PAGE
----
Community Outreach

February 24th, 2017 by Shormeh Yeboah
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Community outreach is an important function of the hospital here. Teams from the public health and psychiatry units travel out routinely to remote and hard to reach communities to counsel, educate and provide services like vaccinations and basic health assessments. There is also an outreach team that does individual home visits to look in on a few of the elderly and disabled in the village. I had the opportunity to accompany some of the teams on two different outreach missions so far, each very enlightening.


The public health unit conducts outreach visits to each of the surrounding communities once a month to check in on new moms, monitor their baby’s weights, give vaccinations and counsel on nutrition and family planning. See pictures below. This requires the permission and corporation of community leaders who help to inform the community and encourage people to attend. It is impressive how such simple interventions makes such an important impact on people’s lives. Each woman and her baby had a unique story – yet as they gathered together under that tree, I felt a true  sense of community within the group, that they were all involved in raising their children together and were appreciative of the health worker’s presence.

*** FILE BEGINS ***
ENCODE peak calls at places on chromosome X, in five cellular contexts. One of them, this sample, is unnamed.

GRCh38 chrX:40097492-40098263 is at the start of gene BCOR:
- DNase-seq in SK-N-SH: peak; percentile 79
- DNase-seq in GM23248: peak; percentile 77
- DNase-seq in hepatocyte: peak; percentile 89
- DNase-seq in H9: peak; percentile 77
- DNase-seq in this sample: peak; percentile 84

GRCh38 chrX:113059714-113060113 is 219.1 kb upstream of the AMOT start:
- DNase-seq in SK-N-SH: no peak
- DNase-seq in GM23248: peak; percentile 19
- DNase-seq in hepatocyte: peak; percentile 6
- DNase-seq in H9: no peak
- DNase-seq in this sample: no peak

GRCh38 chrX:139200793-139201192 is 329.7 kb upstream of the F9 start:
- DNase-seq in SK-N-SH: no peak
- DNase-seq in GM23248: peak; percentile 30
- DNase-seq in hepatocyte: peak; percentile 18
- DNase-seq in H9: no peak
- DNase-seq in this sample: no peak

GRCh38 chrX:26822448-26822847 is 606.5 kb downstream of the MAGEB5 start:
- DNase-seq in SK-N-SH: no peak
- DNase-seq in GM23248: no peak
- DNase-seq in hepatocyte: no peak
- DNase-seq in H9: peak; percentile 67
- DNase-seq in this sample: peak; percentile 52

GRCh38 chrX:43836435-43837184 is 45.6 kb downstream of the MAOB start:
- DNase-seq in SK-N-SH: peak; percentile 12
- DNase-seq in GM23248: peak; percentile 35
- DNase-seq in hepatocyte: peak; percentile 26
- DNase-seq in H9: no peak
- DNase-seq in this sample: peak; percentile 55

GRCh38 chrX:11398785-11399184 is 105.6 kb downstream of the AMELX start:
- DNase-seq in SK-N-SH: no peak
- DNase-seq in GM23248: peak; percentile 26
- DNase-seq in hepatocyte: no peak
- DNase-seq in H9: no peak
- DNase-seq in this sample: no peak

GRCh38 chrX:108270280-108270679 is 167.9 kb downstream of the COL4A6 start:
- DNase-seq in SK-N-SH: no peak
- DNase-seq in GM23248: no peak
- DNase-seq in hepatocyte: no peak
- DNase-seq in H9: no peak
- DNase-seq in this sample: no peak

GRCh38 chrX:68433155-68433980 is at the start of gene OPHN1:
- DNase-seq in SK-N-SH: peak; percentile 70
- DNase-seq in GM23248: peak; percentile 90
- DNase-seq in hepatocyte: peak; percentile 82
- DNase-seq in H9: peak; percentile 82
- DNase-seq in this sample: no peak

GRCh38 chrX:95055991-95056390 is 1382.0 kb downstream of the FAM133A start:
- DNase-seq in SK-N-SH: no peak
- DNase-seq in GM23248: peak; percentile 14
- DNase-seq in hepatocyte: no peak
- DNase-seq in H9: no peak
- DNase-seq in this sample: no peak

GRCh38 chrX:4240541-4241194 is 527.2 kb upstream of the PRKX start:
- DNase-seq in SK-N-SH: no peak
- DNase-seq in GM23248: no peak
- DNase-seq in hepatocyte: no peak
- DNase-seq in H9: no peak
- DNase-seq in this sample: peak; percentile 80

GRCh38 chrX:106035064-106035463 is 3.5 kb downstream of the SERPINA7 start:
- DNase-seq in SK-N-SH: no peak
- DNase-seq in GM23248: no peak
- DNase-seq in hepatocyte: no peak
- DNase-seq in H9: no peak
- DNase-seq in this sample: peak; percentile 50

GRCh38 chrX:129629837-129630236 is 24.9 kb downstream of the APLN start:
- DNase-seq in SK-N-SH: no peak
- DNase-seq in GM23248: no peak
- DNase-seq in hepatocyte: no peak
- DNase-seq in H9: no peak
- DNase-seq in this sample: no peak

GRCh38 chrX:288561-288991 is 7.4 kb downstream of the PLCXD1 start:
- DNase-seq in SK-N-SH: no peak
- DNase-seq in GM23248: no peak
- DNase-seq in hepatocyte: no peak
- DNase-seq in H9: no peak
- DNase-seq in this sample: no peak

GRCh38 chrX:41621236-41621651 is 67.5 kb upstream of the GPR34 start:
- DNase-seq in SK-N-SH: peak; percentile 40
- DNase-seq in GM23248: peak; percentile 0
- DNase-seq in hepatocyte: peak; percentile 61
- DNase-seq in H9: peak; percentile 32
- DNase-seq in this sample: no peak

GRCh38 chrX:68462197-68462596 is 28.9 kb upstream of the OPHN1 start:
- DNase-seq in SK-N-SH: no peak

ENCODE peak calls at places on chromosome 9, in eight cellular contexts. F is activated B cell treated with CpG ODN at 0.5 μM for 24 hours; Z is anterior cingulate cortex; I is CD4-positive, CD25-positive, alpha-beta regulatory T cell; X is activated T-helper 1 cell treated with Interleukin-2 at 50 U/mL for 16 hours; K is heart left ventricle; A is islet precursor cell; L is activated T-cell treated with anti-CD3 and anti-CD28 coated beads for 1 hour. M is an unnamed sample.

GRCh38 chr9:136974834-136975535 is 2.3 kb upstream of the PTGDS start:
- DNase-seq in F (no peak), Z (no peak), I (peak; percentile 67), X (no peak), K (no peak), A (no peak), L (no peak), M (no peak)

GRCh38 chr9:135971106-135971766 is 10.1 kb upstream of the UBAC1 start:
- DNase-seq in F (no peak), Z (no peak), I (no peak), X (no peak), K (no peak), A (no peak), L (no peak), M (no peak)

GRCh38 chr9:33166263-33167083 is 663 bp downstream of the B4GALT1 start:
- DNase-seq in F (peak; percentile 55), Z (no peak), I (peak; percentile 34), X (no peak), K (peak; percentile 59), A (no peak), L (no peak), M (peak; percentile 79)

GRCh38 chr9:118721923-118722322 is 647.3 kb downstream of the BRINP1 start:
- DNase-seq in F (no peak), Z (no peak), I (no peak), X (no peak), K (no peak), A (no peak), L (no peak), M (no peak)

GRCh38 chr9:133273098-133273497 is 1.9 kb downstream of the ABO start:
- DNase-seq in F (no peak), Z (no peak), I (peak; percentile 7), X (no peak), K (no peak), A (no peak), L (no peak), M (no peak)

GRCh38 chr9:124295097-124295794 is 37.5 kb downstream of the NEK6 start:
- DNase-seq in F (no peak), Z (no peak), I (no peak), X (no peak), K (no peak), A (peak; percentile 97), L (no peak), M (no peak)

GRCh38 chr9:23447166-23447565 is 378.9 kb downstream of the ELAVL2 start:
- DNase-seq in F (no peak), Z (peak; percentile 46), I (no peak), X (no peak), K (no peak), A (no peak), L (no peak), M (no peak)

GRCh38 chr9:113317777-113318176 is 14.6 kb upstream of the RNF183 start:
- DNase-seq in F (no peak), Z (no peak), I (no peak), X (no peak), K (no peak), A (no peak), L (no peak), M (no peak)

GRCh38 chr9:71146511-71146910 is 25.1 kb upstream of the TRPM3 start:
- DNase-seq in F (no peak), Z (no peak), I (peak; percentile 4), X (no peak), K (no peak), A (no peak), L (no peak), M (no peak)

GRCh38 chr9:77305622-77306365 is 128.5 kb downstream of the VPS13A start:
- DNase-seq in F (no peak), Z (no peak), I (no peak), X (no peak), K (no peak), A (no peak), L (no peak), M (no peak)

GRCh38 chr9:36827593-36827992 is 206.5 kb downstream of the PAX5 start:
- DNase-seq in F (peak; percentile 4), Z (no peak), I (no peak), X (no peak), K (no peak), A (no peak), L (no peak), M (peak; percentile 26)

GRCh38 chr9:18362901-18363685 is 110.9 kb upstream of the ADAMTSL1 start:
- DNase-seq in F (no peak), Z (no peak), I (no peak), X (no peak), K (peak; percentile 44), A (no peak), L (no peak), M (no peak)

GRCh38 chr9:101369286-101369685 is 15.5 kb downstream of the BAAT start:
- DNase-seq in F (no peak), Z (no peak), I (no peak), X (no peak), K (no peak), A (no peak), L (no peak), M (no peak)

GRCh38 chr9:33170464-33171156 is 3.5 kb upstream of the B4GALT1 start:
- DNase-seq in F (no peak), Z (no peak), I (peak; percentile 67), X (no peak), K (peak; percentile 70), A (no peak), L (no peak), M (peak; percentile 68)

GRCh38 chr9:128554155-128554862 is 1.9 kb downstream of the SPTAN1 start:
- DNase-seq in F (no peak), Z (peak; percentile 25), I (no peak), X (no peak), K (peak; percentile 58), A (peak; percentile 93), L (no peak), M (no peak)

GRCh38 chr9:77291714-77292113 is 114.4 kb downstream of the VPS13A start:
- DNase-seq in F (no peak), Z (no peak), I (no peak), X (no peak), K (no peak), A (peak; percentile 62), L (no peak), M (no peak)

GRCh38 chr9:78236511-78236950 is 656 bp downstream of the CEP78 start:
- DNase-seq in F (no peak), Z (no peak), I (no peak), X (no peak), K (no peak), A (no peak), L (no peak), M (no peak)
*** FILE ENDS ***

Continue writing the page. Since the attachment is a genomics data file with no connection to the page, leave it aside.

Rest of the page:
All pictures were taken and used with permission.


The psychiatry department organized what is a called a Durbar last week, or a mental health education outreach program similar to a town hall meeting in another one of the more remote communities in the district. The purpose was to increase awareness of mental illnesses, dispel some of the cultural misconceptions often associated with this and educate on the availability of treatments for these conditions. Again, it required permission and buy in from the village chief and community leaders to facilitate the gathering. As a sign of respect, we were  invited to greet and sit with the chief in his compound. The psychiatric nurse spoke for about an hour  in Twi – with the help of interpretation, I appreciated how skillfully he was able to explain mental illnesses making it relevant to the cultural setting and beliefs.

Culture and Identity 

February 17th, 2017 by Shormeh Yeboah
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“You are Ghanaian?”  “Your name is Yeboah and you can’t speak Twi?”